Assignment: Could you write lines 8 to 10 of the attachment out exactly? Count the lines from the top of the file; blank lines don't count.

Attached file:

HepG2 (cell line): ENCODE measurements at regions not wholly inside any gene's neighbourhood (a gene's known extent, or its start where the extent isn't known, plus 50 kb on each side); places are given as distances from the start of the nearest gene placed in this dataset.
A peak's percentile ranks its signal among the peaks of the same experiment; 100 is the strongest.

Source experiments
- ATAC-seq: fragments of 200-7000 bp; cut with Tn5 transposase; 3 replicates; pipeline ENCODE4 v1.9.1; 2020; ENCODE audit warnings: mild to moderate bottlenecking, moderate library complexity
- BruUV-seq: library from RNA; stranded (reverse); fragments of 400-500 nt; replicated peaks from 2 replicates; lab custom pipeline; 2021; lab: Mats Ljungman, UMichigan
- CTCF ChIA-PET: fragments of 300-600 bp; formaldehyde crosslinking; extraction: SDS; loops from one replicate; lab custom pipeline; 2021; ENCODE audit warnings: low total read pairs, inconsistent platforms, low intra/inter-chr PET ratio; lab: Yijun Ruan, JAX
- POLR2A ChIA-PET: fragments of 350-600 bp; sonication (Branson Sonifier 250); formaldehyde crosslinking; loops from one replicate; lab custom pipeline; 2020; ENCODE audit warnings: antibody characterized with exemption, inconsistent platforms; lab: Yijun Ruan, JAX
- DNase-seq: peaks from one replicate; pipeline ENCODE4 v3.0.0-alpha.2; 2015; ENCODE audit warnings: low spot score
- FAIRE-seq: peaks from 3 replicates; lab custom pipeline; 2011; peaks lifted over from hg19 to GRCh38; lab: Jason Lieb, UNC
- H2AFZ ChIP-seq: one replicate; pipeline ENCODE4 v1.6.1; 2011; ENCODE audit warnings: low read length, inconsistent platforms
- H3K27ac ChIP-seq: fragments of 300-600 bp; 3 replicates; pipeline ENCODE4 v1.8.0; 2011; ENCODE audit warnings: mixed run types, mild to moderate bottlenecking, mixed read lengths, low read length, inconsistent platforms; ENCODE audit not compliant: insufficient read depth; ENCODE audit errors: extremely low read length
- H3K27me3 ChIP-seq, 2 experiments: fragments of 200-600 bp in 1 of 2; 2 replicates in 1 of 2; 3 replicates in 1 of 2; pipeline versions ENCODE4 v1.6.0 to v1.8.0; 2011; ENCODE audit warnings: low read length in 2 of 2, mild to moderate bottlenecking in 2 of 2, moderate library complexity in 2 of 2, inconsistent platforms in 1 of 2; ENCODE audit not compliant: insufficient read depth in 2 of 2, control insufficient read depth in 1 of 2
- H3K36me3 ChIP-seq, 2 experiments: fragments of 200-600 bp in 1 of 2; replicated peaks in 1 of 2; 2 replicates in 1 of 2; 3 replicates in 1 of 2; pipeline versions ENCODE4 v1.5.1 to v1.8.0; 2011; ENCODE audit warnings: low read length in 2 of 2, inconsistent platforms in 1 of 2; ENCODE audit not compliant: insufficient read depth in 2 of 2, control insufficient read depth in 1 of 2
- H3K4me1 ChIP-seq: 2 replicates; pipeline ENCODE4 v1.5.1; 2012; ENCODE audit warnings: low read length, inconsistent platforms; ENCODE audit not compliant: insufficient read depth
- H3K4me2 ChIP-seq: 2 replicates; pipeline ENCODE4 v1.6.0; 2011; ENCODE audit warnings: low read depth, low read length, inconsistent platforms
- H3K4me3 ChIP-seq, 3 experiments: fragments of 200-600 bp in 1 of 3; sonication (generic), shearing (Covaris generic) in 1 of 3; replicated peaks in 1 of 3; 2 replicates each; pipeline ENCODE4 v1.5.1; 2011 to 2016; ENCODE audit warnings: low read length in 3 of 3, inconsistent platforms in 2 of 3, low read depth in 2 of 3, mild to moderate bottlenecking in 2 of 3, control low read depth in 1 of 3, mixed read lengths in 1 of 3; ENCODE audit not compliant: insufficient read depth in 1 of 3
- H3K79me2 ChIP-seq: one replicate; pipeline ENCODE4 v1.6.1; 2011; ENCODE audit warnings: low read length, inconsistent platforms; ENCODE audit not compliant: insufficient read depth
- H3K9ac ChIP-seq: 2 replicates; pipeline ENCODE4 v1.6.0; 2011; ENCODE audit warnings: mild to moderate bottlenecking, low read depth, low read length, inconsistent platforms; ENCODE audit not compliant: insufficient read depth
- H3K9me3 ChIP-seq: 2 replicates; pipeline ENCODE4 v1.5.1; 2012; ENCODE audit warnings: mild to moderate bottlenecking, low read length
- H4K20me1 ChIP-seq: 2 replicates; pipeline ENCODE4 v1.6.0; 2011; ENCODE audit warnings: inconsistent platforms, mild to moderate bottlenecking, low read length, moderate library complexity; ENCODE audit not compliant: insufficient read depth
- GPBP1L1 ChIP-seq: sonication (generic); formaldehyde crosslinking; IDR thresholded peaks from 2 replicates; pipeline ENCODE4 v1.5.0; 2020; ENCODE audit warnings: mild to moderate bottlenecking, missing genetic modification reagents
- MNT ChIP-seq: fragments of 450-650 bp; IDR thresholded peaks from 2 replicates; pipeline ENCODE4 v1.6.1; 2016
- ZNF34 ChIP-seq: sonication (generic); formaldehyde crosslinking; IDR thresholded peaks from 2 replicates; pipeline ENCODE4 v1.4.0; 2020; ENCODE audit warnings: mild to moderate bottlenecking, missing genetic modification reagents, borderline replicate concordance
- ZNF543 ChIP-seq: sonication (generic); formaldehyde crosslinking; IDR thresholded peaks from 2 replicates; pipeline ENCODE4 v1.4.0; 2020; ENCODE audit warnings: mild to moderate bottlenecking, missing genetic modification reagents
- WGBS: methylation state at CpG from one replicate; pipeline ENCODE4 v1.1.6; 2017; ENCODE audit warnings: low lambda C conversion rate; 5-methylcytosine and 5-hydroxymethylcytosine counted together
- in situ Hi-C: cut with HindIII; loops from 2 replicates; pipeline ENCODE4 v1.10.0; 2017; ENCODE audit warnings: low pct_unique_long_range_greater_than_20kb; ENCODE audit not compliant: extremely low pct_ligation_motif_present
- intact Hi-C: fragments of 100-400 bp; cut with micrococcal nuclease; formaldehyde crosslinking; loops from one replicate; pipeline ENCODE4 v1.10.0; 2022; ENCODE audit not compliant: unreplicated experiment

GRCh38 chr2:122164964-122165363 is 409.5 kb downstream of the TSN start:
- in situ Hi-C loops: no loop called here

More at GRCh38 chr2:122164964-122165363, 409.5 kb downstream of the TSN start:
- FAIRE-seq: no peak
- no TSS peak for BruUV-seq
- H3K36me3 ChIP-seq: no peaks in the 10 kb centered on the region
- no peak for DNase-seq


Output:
- DNase-seq: peaks from one replicate; pipeline ENCODE4 v3.0.0-alpha.2; 2015; ENCODE audit warnings: low spot score
- FAIRE-seq: peaks from 3 replicates; lab custom pipeline; 2011; peaks lifted over from hg19 to GRCh38; lab: Jason Lieb, UNC
- H2AFZ ChIP-seq: one replicate; pipeline ENCODE4 v1.6.1; 2011; ENCODE audit warnings: low read length, inconsistent platforms